We are able to make our sketch of industry shorter than our sketch of agriculture. Not because this sphere is less important, but because no great industry of any consequence exists in Georgia. Very few capitalist undertakings are to be found there, and handicraft on the smallest scale and homework – carpet and cloth weaving – both in the textile and in the metal industries – are predominant. There are numerous handicraftsmen, who are extremely clever and tasteful, and nearly all of whom work only for themselves.
The country produces an abundance of wool and silk cocoons. It also produces some cotton, which grows in large quantities in the neighbouring Aserbaijan and especially in Turkestan. But there exists no large undertaking to work up this raw material. The jealousy of industrial Great Russia did not allow competition of this nature to arise. In the capital of Tiflis women can be seen at any moment walking and carrying in their hands the hand-spindle with which they spin wool. So far as they are concerned, not merely the spinning machine, but even the spinning wheel has not yet been discovered.
The largest industry in the country is the railway works. The railway from the Black Sea to Baku is the artery of the country. In addition, account must be taken of the arsenal and some electrical power stations. The rest of the large undertakings are almost all subsidiary to agriculture, such as cognac distilleries, oil mills, tanneries, and sawing mills. There are also tobacco factories, tile works, and soap works.
Outside of the special industries there are some large mining undertakings. It is a remarkable fact that only the least significant of the coal deposits are worked, namely, those in Tkvibuli, which are connected with the railway. The far better coal of Tvartscheli has not yet been won. Its deposits are quite near the Black Sea, in fact, only forty-five miles distant. It is necessary, however, to construct a railway to this spot, and to make the harbour of Ochemtchiry accessible to large ships. This has not yet been done, and thus a source of great riches for Georgia has remained untapped.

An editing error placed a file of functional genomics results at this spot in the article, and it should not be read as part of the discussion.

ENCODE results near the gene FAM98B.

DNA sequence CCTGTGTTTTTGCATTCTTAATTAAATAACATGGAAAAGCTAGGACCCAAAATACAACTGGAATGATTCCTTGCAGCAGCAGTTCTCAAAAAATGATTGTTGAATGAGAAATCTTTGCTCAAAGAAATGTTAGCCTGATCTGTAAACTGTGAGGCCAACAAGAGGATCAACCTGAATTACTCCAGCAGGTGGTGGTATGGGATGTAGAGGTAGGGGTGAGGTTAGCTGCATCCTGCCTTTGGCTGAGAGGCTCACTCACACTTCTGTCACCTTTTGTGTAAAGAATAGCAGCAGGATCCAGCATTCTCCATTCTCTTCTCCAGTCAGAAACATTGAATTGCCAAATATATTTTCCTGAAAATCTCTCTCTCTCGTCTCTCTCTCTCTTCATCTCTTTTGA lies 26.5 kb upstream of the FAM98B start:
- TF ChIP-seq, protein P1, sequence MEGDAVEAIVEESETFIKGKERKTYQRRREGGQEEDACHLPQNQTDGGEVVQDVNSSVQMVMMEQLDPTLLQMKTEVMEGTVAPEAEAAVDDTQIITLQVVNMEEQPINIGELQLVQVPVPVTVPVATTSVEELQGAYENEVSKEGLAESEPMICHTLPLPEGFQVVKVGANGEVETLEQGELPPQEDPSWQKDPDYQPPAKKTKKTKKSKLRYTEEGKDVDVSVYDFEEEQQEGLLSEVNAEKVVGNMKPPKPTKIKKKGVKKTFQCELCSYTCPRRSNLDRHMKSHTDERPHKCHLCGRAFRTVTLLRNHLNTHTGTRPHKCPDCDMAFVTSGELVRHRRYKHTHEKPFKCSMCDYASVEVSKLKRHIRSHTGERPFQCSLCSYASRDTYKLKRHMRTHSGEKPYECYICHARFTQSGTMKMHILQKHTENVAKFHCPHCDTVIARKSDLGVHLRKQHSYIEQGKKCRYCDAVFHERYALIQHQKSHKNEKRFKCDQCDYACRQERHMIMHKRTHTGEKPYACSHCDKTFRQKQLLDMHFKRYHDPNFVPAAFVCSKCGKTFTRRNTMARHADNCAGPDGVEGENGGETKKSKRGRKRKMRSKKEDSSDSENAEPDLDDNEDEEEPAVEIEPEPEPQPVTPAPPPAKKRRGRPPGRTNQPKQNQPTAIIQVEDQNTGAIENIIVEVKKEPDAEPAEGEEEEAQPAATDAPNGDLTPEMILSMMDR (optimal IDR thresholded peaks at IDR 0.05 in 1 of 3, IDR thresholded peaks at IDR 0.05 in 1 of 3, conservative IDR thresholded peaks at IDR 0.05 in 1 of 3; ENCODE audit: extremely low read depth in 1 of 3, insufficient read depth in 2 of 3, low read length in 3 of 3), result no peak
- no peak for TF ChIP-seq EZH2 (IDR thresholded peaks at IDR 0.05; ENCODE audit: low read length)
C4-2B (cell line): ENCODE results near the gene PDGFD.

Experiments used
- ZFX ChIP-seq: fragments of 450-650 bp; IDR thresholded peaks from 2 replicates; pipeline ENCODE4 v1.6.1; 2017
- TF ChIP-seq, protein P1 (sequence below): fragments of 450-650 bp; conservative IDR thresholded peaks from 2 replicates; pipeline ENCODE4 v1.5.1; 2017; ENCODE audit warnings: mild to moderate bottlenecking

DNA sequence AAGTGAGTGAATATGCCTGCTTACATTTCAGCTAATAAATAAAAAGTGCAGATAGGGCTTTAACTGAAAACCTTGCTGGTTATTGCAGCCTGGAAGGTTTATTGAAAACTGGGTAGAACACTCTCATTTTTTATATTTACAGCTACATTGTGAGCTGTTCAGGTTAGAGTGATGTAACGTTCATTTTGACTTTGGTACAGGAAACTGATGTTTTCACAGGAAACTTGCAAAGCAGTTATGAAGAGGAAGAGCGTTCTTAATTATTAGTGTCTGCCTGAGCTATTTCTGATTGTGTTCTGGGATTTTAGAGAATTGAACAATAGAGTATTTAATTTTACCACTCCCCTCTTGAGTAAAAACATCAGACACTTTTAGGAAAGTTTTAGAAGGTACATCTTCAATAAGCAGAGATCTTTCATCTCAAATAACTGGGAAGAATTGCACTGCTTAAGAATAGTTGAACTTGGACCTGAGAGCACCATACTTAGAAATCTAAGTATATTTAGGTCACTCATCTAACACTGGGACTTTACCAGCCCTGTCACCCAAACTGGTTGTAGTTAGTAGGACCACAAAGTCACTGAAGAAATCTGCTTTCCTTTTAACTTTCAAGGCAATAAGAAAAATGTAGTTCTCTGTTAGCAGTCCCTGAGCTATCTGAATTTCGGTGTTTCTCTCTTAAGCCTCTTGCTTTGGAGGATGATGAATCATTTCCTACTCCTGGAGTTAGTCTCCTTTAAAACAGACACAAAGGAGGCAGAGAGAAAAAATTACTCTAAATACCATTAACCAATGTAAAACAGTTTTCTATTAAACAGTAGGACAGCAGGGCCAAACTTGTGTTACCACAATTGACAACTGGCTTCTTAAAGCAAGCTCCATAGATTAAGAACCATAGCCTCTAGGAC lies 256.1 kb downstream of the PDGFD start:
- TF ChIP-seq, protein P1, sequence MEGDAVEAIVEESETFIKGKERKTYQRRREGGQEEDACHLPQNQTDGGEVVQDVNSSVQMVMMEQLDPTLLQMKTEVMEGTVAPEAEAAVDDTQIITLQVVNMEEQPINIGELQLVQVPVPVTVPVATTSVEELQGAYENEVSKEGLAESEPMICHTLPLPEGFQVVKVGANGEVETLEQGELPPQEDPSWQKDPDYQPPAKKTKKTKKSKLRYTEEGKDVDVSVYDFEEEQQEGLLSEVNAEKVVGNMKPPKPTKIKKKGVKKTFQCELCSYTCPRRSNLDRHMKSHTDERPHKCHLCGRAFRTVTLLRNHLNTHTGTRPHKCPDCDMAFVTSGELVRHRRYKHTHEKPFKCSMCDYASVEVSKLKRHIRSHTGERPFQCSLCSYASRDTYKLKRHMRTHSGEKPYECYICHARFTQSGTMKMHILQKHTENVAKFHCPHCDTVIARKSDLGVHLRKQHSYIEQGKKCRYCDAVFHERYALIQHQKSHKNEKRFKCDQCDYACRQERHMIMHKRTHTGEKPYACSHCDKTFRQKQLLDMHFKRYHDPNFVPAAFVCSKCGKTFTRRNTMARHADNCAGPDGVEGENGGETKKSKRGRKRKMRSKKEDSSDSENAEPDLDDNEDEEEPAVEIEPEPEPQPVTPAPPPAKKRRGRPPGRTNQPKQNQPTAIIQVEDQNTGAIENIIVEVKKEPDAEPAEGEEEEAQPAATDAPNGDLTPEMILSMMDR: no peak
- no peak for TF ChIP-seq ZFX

This neglect is explained by the nearness of Baku with its immense petroleum wealth. In a double connection Baku is of economic importance for Georgia.
A system of pipe lines connects the petroleum wells of Baku with Batoum, where a petroleum refinery has been established and numerous ships are collected to pick up the petroleum. Batoum has experienced from this cause a prosperity which is almost American.
On the other hand, the railways and industries of Georgia have discovered in masuth, a by-product of petroleum, a fuel which for cheapness, effectiveness and convenience, is not to be equalled. Coal did not come into vogue.
Since the Revolution this has been altered. The military operations involved in the struggle of the Bolshevists with the Entente have not only, as we have seen already, prevented the import of corn and the export of wine; they have also led to Baku being captured by the Bolshevists who practically stopped the export of petroleum to Georgia. Without petroleum and masuth, thrown back on bad coal, without light and good fuel, the condition of the population of Georgia became desperate. Railway facilities had to be restricted, and travelling was slow and difficult, owing to the new fuel.
These events also did harm to trade, which was always active so long as petroleum was available. Now the industrial products of which Georgia had need were lacking. The disturbances to trade brought about by the war, which persisted so long afterwards, were not overcome by the attractive force which petroleum could have exerted.
The commodity most in demand for export was still manganese, which was not dependent on the Russian market. Of the million tons of ore which Georgia exported in 1913, merely one per cent went to Russia; on the other hand, 38 per cent went to Germany, 22 per cent to England, and 17 per cent to Belgium. From the outbreak of war up to the present time the export of this commodity has suffered considerably from transport difficulties.
These difficulties, which were not created by the democratic regime, formed, together with the backwardness of agriculture, the chief cause of the blight which rested after the revolution upon the Georgian paradise.
Last updated on 28.2.2017